From The Militant, Vol. II No. 14, 15 September 1929, p. 1.
Transcribed & marked up by Einde O’Callaghan for the Marxists’ Internet Archive.
We go to press before the sessions of the Cleveland conference of the T.U.E.L. have opened; it is therefore necessary to deal with the actions and decisions of the conference in detail in the next issue of the Militant. However, there are already a sufficient number of, signs that indicate what the character of the conference will be. We mention a few of them here, and each of them, from a different direction, cast the shadow of what will take place in Cleveland.
1. The delegation from the southern textile fields will probably be the only really representative and important group at the conference. Most of the other delegations represent wishes and hopes instead of substance. We were not taken in by the empty fanfare and “delegations” at the fake Federated Farmer-Labor Party convention in 1923; we are not gullible enough to swallow the delegates “representing the masses of the unorganized” in the shape of formless mass meetings, or, as in most cases, of Party fraction meetings in a shop. The conference was extremely ill-prepared, its slogans were wrong, it was organized in a purely administrative manner without worrying about the masses of the workers. This is not the way to organize the unorganized workers, but to confuse them and to lay the basis for their disillusionment.
2. Johnstone’s article in the Daily Worker of August 30, 1929 on the tasks of the conference, which is valuable only for its bluntness and not for its proposals. What Foster is cautious enough to equivocate about, or encircle with qualification, Johnstone blurts out. Like the proposed constitution and program of the T.U.E.L., he tips his hat brusquely to the necessity for working in the old unions, but on this basis: that the Left wing is to work in the old unions only for the purpose of splitting off what they can to affiliate these splinters to the new trade union center. This is plain enough, at any rate. Not only does it violate all we learned in the Communist movement about work in the basic mass organizations of the workers, but it precludes any possibility for carrying on such work. This grows plainer every day. The “new line” results in the surrender of the 3 or more millions of workers still in the A.F. of L. to the mercies of Green.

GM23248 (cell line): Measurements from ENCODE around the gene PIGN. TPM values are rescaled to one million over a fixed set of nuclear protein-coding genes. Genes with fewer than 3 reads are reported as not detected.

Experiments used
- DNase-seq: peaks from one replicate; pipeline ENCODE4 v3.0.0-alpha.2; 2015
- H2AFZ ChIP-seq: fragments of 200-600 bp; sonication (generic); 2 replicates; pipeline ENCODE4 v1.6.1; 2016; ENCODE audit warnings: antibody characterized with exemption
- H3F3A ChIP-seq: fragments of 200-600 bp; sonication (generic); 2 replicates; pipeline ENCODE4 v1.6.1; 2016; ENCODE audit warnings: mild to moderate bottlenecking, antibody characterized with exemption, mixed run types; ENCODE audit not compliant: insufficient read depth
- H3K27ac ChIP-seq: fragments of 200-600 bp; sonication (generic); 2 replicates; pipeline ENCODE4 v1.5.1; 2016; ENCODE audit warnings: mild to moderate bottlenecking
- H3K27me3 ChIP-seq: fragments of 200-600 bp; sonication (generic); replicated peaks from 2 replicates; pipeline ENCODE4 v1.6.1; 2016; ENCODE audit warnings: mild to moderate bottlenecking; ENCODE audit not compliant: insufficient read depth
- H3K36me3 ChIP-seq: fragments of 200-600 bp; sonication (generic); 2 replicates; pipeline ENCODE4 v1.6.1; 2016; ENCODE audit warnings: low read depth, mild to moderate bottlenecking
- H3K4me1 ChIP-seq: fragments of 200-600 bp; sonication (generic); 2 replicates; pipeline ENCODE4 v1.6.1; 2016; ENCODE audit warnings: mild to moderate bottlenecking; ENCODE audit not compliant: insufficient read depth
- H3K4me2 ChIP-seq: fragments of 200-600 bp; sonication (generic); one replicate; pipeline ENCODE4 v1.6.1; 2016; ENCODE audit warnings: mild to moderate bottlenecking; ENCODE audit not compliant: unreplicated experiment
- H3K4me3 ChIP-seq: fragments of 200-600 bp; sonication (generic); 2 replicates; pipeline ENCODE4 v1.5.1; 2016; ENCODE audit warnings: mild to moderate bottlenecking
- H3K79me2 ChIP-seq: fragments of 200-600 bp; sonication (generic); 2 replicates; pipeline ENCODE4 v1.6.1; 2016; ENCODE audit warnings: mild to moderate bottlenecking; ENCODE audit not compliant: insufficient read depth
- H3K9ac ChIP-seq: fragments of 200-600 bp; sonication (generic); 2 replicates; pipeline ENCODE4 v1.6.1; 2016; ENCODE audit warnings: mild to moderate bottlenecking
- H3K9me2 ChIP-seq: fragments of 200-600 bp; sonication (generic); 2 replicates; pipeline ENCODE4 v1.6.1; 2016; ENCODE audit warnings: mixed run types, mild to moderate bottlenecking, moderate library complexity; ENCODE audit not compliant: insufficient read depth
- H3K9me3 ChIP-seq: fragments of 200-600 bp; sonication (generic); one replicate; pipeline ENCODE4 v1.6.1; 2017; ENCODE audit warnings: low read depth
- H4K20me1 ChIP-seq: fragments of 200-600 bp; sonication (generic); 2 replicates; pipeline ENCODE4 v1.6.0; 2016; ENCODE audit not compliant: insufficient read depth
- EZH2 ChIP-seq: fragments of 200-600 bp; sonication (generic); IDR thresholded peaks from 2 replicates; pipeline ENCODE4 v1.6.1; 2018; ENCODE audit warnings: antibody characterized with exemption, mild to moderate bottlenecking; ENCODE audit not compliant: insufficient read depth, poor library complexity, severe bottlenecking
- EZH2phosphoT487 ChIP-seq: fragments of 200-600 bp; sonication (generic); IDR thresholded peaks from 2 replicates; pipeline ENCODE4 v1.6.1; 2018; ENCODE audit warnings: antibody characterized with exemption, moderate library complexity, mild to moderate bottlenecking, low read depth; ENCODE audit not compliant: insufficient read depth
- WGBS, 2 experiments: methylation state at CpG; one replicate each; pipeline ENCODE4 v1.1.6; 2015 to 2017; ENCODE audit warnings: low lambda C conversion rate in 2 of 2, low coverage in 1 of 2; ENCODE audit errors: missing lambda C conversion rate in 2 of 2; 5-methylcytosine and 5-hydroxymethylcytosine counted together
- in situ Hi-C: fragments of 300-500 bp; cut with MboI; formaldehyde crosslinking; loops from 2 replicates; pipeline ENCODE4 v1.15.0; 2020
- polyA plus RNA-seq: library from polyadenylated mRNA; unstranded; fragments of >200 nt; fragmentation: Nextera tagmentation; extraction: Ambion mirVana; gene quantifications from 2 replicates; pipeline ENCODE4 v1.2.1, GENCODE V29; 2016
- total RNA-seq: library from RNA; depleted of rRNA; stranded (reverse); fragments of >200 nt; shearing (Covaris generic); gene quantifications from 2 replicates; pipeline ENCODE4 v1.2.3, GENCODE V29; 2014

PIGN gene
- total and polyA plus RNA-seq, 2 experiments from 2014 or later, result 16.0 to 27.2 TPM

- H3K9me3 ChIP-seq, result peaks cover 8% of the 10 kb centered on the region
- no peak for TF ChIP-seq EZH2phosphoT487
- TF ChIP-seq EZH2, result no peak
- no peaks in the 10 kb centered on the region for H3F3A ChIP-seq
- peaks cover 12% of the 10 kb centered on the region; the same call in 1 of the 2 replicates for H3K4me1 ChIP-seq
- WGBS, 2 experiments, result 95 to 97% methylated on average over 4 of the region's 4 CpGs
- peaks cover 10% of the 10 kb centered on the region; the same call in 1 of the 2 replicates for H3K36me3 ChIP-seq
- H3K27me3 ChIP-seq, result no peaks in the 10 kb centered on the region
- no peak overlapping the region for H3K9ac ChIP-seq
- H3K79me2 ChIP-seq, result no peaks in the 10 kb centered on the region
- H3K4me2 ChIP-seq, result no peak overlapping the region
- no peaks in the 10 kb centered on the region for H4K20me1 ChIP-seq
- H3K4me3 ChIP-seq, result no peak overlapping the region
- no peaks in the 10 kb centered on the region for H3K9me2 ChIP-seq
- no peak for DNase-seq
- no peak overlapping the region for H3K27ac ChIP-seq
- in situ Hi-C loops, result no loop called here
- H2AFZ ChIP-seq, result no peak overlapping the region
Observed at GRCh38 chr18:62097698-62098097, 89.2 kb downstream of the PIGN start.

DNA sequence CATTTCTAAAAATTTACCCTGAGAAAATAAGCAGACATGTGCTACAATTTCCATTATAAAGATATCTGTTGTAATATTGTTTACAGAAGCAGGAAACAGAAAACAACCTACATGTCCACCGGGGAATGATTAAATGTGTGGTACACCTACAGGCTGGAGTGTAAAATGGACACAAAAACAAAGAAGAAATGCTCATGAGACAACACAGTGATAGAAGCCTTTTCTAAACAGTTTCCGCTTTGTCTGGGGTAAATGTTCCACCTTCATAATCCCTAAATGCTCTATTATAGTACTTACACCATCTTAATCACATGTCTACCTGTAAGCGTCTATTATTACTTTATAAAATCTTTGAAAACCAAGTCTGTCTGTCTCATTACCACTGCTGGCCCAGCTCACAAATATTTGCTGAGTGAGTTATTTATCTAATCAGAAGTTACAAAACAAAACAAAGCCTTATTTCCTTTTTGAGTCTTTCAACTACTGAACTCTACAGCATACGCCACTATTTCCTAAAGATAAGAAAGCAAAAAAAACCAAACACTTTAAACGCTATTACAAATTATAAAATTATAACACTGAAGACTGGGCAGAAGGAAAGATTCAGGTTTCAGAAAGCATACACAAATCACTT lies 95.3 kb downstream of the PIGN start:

3. The proof of the virtual liquidation of Party and Left wing activity in the A.F. of L. unions is now mountain-high. A dozen trade union conventions in the last few weeks alone could be cited where not a single Left wing delegate was in evidence, and in many, cases for the first time. At the Minnesota State Federation of Labor Convention (at Mankato) only O.R. Votaw, member of the Communist League, was a delegate, with no other Left winger present. The New York State Federation of Labor convention had representatives of the Muste group acting as the only opposition, insipid and timid as it was, to the machine. Numerous other instances show the same dark picture or darker. If this situation can possibly grow worse, the “new line” of the T.U.E.L. is sure to contribute its big mite.